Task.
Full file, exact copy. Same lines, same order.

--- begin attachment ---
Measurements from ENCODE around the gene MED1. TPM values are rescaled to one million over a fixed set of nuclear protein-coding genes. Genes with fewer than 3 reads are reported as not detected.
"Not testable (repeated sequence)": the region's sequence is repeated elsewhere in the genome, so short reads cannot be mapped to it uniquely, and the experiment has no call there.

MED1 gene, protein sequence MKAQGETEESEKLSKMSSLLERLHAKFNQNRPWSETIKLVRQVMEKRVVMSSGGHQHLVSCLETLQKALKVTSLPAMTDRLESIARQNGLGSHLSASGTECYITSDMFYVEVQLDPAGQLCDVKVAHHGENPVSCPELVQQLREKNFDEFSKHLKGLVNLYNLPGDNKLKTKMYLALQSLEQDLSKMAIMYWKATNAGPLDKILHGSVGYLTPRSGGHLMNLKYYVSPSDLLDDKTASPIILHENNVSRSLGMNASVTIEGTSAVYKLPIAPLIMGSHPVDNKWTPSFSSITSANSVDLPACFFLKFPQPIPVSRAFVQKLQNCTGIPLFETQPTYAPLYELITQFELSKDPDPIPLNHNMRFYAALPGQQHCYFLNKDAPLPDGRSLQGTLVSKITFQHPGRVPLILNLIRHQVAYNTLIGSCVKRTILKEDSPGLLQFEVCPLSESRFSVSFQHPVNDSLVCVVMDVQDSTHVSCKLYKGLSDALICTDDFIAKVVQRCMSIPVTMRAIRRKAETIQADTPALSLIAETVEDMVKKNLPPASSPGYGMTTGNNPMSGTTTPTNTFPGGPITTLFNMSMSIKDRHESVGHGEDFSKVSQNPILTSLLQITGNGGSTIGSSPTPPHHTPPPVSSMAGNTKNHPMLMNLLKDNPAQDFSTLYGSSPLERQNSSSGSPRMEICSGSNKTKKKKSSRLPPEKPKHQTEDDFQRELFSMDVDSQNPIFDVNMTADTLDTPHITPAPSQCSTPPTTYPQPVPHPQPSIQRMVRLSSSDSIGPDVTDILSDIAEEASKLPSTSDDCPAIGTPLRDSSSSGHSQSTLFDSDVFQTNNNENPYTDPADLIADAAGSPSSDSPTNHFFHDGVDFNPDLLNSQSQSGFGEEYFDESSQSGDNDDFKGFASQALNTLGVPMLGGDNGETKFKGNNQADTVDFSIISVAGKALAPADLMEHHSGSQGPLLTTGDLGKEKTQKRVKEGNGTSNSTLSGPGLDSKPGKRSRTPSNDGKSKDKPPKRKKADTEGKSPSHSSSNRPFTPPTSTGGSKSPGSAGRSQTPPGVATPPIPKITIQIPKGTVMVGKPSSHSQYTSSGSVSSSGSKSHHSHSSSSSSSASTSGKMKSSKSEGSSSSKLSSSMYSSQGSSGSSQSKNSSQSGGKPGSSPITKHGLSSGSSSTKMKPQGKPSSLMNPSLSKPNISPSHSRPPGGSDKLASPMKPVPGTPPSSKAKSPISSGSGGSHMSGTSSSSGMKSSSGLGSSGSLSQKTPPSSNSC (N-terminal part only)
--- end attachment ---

Measurements from ENCODE around the gene MED1. TPM values are rescaled to one million over a fixed set of nuclear protein-coding genes. Genes with fewer than 3 reads are reported as not detected.
"Not testable (repeated sequence)": the region's sequence is repeated elsewhere in the genome, so short reads cannot be mapped to it uniquely, and the experiment has no call there.

MED1 gene, protein sequence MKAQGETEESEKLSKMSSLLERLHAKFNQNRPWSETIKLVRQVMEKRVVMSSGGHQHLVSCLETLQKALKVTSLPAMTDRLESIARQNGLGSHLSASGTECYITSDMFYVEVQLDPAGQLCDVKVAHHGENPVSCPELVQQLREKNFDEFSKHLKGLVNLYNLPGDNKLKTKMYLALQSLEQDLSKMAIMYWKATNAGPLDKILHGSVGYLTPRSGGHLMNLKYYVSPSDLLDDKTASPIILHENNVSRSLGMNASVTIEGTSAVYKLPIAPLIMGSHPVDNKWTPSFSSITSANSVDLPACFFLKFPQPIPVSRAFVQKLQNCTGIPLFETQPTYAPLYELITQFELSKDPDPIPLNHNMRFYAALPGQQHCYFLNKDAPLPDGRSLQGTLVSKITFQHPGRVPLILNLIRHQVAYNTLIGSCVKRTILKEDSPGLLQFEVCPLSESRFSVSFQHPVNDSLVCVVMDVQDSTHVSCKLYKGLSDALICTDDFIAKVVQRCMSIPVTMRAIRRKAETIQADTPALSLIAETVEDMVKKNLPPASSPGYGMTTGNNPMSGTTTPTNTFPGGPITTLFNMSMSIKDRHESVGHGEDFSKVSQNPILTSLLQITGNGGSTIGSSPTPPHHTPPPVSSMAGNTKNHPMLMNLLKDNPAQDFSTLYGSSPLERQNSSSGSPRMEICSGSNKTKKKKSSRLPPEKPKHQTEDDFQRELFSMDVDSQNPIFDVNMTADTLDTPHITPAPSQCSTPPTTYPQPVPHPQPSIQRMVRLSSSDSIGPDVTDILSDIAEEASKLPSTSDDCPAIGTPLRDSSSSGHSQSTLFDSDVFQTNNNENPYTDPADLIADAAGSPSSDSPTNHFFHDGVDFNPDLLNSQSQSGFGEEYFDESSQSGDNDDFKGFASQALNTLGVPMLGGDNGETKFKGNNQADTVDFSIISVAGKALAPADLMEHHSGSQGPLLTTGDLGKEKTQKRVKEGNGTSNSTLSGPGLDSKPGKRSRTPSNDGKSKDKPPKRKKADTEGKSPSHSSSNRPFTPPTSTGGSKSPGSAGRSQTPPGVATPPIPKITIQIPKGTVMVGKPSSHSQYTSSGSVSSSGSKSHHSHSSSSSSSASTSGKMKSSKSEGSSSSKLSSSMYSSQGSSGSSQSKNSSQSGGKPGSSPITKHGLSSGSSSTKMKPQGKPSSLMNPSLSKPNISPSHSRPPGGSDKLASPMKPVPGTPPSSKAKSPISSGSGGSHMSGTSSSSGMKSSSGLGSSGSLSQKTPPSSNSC (N-terminal part only)